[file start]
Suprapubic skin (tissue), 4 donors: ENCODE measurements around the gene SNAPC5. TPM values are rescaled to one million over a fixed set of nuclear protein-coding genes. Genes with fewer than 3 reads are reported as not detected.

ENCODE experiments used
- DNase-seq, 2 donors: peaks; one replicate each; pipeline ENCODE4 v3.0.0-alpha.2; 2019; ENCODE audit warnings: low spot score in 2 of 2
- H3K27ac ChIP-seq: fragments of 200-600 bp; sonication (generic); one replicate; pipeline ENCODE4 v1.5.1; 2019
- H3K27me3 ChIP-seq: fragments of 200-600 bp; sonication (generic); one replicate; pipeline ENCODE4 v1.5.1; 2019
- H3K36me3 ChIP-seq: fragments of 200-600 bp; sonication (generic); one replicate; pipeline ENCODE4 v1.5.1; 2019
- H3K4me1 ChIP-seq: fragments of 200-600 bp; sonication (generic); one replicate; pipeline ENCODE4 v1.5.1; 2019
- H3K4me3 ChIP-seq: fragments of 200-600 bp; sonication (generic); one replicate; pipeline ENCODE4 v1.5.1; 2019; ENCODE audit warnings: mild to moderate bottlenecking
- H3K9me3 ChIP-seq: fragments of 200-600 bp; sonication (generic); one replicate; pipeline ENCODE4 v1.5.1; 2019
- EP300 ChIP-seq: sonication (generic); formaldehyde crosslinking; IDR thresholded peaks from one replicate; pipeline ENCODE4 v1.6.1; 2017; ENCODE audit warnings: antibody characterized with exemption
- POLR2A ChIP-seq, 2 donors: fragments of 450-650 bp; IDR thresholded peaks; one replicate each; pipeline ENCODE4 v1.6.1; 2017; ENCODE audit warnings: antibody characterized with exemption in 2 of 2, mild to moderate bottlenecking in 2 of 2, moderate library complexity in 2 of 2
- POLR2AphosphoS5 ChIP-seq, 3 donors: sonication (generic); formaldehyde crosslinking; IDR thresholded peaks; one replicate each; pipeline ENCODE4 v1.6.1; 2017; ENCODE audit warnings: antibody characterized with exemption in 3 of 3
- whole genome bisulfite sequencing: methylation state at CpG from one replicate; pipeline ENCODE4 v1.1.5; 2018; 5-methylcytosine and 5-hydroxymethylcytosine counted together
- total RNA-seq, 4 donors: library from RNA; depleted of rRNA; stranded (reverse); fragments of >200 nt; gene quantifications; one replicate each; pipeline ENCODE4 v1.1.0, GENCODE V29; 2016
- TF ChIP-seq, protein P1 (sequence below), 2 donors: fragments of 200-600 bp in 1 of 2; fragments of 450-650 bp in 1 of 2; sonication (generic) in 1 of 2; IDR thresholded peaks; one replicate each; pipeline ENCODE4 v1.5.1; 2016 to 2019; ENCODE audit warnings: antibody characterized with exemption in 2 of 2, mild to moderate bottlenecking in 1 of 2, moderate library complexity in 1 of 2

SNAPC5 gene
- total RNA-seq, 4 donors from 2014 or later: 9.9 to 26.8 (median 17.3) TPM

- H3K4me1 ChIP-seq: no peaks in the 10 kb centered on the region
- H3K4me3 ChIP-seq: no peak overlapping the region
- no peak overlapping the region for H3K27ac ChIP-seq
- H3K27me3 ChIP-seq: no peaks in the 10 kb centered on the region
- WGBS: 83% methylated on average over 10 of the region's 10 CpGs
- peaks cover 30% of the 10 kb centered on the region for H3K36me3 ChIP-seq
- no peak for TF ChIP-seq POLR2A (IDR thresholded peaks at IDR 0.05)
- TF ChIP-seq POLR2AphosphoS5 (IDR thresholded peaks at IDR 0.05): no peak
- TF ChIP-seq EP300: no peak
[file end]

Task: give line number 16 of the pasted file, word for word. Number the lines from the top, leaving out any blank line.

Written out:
SNAPC5 gene